There is no doubt in my mind that most Nigerian parents are after what is best for their children. There are no limits to what my parents would do for me and I am forever grateful for what they have already done and plan to do. I am sure a lot of you can relate to the sacrifices parents make every day for our progress, but what happens when this well meant sacrifices clash with our own dreams and aspirations? Allow me to explain.
Today Chiamada Adiche is a celebrated bestselling author around the world with a movie adaptation of one of her books ready for the big screen.
She decided to study Communication and Political Science after a year and half of Medicine and Pharmacy. The founding father of Nigeria’s independence, Nnamdi Azikiwe mastered in Political Science and Anthropology. Wole Soyinka, Obafemi Awolowo, Chinua Achebe…etc. There is no shortage of progressive thinking Nigerians that have opted to study in fields not related to science, this include engineering by the way. So why do our parents continue to present the idea that some degrees are more equal than others?
For as long as I could remember my parents had always told me that science degrees were the only degrees worth having. On arriving to the UK for further education after leaving secondary school I wasn’t the least surprised to realize just about every other Nigerian was studying Pharmacy, Medicine, a form of Engineering, and the occasional Accountancy, Economics and Business Studies. During my first year in University while studying Pharmacy I rang my parents to discuss the possibility of changing to another degree. I personally felt ill-suited for pharmacy as it seemed to be in conflict with most of my natural talents and interests. I wanted to study PPE, a combined degree drawing on Philosophy, Politics, and Economics. I won’t go into the details of the phone call but it ended with my dad suggesting the degree was worthless and will lead to poverty in my future. Similar stories are not unheard of and the perception of most unorthodox to be somewhat inferior to the conventional degrees is evident even in the employers market in Nigeria. Perhaps maybe it only seems this way because at entry level there are only few pupils in these degrees anyways. In my secondary school only one for catered to social-science and arts students respectively. Five forms housed the science students!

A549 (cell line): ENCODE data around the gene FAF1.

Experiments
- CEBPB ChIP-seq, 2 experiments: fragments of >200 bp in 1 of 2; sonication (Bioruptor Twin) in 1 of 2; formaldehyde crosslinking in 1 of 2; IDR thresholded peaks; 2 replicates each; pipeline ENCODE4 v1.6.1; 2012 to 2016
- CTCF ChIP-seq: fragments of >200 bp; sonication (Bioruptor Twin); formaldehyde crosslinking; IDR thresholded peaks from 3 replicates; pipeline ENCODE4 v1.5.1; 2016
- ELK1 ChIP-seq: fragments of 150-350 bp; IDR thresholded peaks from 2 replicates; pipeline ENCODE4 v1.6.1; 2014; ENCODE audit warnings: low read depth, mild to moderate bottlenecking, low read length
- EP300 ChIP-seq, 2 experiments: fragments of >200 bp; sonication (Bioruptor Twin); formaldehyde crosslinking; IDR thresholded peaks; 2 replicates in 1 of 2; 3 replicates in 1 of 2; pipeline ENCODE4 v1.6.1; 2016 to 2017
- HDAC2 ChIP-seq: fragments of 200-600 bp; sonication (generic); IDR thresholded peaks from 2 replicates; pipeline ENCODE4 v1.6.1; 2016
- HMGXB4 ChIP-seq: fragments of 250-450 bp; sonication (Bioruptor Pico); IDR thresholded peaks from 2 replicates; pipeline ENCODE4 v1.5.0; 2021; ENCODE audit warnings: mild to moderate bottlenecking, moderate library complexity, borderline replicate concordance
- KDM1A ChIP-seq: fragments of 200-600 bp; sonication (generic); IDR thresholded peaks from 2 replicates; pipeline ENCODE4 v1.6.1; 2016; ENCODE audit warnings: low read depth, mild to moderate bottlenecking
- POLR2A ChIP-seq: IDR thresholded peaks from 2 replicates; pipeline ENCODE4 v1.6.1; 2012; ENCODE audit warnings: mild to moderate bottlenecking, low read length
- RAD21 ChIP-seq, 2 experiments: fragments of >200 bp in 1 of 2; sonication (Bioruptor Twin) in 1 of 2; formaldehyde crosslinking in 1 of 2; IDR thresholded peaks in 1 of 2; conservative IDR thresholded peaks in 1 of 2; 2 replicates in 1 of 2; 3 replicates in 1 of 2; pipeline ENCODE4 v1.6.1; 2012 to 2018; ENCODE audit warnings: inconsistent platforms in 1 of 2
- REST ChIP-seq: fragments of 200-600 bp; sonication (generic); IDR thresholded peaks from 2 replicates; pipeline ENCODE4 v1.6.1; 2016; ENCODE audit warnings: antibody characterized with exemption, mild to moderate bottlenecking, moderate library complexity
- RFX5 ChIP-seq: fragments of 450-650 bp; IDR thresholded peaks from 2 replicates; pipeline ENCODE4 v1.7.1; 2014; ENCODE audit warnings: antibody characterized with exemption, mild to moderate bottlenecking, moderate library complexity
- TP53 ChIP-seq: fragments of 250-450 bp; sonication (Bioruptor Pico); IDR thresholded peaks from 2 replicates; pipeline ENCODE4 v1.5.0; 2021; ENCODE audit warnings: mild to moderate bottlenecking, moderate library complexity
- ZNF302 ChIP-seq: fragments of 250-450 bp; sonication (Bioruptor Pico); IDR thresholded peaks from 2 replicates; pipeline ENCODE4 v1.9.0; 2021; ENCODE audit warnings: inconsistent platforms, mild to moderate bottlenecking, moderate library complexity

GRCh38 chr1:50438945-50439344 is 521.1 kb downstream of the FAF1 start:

If Nigeria is to progress we must change our perception on what education means to start with. This means instead of considering it to be an investment for future job prospects we must think of it first as an opportunity for mind expansion. Secondly, parents should learn to take the talents and natural affinities of their children into account in the process of course guidance. Finally, we must change our perception of the current unorthodox degrees by learning to appreciate their value in society. In an emerging economy and developing society it is imperative to possess a well-rounded talent pool of individuals.